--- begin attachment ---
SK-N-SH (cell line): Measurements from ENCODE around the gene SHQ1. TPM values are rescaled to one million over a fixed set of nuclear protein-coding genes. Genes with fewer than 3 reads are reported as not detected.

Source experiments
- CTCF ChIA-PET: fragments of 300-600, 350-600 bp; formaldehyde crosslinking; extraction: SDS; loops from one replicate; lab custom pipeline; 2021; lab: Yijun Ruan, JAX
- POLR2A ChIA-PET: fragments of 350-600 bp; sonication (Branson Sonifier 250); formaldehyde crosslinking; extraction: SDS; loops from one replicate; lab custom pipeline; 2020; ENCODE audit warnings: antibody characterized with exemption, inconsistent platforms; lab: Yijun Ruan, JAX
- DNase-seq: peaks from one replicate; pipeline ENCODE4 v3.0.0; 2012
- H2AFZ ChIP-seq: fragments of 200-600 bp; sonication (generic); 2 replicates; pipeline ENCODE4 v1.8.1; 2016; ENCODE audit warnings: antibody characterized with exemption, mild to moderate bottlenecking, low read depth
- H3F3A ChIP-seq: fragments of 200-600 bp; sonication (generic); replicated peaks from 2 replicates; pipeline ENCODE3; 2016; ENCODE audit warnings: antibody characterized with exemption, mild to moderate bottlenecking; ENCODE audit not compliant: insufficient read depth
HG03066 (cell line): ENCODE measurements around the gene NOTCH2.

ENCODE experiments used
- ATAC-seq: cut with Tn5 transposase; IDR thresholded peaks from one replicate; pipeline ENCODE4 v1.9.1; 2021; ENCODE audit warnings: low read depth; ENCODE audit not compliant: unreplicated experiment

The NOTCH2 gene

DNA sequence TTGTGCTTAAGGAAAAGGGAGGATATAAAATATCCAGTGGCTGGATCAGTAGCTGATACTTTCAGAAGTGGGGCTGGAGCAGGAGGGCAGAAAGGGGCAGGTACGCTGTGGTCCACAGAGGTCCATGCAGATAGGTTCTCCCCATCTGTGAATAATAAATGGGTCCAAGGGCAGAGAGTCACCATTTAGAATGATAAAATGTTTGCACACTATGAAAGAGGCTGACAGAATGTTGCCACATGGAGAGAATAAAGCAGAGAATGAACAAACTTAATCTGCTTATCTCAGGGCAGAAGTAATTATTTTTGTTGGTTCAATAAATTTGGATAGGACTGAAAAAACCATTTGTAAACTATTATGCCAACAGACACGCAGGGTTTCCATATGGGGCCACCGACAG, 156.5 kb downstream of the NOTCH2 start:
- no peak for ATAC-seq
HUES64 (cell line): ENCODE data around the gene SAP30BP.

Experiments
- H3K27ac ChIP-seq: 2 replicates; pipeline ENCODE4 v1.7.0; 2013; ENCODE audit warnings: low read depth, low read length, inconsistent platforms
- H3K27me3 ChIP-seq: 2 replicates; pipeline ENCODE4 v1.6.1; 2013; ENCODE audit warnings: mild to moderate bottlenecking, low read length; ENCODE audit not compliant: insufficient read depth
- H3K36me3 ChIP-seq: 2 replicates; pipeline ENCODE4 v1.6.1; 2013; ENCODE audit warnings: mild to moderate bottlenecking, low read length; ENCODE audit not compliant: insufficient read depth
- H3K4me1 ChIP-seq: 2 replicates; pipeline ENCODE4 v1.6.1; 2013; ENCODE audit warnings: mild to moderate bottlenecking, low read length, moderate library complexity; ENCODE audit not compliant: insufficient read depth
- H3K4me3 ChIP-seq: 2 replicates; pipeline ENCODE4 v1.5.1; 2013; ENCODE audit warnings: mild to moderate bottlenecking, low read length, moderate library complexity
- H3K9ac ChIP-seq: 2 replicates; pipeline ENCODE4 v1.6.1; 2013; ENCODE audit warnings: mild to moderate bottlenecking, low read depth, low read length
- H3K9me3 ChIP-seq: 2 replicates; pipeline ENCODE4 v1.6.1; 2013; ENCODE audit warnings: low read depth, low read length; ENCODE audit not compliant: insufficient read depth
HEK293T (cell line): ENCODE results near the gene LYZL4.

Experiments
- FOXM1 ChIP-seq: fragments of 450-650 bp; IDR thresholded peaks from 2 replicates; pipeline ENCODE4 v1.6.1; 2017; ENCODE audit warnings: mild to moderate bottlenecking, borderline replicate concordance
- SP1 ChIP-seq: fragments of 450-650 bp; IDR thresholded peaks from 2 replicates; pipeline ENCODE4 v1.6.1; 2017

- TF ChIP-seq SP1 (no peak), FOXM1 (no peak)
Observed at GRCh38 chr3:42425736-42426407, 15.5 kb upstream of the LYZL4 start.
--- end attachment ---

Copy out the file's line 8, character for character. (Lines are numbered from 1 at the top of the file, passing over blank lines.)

HG03066 (cell line): ENCODE measurements around the gene NOTCH2.